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Work-related pesticide-associated illness and injury New Mexico, 2001-2006.
Moraga-McHaley S; Kesler DO
N.M. Epidemiol Rep 2007 Dec; 2007(9):1-4
A pesticide is a substance or mixture of substances that is used to kill, repel, or otherwise control nuisance insects, animals, plants or fungi. As of December 2006, there were 10,342 products with 739 active ingredients registered for pesticide use in New Mexico. Workers in New Mexico are at risk for a variety of acute health effects from pesticides including skin irritation, respiratory effects, and organophosphate poisoning symptoms. Since 2000 New Mexico has had over twice the rate of work-related pesticide illness and injury calls reported to poison centers than the United States as a whole. The New Mexico Occupational Health Registry (NMOHR) receives data from a variety of sources, one of which is the New Mexico Poison and Drug Information Center (NMPDIC). The current report describes an analysis of calls made between January 1, 2001 to December 31, 2006 to the NMPDIC for work-related pesticide-associated illness and injury.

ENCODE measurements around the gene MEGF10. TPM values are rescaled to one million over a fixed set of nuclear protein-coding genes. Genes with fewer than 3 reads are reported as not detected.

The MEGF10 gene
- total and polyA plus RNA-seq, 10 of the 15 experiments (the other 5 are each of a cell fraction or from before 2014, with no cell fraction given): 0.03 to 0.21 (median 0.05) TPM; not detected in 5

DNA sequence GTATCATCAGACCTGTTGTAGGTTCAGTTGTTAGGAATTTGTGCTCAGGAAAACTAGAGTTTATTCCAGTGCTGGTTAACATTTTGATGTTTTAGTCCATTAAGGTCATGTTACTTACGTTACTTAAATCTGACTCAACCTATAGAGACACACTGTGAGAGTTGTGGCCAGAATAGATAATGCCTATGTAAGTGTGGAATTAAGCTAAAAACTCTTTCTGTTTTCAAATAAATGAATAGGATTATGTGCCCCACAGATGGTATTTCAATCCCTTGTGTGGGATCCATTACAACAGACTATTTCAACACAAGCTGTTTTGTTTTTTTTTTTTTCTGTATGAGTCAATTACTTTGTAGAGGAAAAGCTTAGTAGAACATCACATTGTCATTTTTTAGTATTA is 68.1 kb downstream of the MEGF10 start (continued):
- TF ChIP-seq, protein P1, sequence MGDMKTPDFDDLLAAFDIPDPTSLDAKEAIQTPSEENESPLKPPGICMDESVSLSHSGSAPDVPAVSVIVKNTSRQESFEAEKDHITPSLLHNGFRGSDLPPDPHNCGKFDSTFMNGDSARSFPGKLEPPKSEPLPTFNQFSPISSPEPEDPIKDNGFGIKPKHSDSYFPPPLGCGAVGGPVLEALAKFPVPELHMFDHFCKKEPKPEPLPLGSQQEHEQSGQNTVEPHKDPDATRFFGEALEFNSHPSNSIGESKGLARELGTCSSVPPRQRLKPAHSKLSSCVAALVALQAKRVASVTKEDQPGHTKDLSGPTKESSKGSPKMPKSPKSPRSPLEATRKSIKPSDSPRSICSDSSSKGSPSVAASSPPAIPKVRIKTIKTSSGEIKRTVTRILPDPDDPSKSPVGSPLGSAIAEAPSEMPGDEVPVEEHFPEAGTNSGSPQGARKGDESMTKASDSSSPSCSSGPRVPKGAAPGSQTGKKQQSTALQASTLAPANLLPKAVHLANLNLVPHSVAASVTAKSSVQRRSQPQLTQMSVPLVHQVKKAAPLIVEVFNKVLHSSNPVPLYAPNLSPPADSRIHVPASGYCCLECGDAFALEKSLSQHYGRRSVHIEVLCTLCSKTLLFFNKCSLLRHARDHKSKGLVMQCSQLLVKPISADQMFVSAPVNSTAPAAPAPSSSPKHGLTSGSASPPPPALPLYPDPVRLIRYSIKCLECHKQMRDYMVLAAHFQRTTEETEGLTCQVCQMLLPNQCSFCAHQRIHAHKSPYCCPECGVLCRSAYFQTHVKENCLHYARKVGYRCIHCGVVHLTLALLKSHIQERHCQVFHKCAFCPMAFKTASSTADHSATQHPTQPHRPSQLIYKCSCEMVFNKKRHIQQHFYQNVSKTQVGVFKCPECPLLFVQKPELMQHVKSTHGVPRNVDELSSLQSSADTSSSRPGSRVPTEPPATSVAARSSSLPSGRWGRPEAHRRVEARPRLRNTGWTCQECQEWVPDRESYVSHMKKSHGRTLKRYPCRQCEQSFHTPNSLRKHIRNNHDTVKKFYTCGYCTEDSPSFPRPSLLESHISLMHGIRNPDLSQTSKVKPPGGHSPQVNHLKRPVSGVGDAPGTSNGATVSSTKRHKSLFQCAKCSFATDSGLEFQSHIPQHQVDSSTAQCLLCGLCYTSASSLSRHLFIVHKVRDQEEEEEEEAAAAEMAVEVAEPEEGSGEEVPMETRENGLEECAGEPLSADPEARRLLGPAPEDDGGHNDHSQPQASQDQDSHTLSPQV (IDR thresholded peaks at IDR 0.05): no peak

Pesticides; Pesticide-industry; Pest-control; Pests; Pesticides-and-agricultural-chemicals; Animals; Insects; Fungi; Plants; Workers; Work-environment; Sociological-factors; Demographic-characteristics; Exposure-levels; Risk-factors; Respiratory-irritants; Respiratory-infections; Respiration; Respiratory-system-disorders; Pulmonary-system; Pulmonary-system-disorders; Pulmonary-function; Pulmonary-disorders; Skin-irritants; Skin-exposure; Organo-phosphorus-pesticides; Organo-phosphorus-compounds; Organic-compounds; Organic-chemicals; Poisons; Statistical-analysis
Issue of Publication
New Mexico Epidemiology Report
University of New Mexico, Albuquerque
Page last reviewed: March 25, 2022
Content source: National Institute for Occupational Safety and Health Education and Information Division